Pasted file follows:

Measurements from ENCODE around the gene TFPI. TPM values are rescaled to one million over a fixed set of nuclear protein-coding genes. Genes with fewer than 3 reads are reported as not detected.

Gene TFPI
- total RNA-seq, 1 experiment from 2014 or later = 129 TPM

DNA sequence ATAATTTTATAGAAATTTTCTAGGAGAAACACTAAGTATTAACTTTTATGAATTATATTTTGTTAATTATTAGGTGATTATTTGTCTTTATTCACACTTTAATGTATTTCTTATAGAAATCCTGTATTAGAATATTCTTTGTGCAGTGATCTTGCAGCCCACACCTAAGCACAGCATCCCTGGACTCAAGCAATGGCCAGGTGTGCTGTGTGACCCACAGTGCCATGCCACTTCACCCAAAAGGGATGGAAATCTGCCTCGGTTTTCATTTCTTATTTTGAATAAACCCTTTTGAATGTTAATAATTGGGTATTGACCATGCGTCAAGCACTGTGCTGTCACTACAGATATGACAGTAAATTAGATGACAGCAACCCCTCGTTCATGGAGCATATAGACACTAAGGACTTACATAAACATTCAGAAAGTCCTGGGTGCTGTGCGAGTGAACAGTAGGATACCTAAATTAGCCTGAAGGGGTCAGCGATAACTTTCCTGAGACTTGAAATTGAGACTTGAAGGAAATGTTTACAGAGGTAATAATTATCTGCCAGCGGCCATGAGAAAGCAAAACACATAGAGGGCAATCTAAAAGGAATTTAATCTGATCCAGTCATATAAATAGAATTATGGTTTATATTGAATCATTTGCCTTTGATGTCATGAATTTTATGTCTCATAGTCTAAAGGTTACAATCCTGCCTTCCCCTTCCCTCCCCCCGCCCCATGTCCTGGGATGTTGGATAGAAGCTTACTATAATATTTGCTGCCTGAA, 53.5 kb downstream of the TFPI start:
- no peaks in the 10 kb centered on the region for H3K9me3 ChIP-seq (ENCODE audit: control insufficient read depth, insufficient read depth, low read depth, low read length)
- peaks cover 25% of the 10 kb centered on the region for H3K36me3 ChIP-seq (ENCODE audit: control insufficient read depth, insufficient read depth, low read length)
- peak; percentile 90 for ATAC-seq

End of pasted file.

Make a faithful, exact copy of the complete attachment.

Measurements from ENCODE around the gene TFPI. TPM values are rescaled to one million over a fixed set of nuclear protein-coding genes. Genes with fewer than 3 reads are reported as not detected.

Gene TFPI
- total RNA-seq, 1 experiment from 2014 or later = 129 TPM

DNA sequence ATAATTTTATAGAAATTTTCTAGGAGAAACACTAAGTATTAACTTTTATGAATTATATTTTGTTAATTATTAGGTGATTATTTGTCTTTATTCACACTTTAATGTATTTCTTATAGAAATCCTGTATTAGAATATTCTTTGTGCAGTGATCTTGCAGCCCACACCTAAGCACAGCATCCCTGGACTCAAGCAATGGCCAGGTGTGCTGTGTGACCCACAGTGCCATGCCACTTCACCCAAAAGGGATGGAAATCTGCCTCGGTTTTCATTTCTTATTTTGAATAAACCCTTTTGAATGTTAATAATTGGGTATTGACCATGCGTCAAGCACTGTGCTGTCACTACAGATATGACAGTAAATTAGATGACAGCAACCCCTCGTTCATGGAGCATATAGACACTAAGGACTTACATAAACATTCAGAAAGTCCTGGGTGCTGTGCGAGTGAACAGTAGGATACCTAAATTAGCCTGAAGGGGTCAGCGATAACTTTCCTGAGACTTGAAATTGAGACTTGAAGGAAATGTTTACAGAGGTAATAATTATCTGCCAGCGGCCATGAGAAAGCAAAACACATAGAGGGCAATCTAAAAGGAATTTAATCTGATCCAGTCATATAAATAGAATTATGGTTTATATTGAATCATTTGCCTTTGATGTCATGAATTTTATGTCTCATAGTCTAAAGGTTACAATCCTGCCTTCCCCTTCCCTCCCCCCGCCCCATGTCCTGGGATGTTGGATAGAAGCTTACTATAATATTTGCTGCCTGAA, 53.5 kb downstream of the TFPI start:
- no peaks in the 10 kb centered on the region for H3K9me3 ChIP-seq (ENCODE audit: control insufficient read depth, insufficient read depth, low read depth, low read length)
- peaks cover 25% of the 10 kb centered on the region for H3K36me3 ChIP-seq (ENCODE audit: control insufficient read depth, insufficient read depth, low read length)
- peak; percentile 90 for ATAC-seq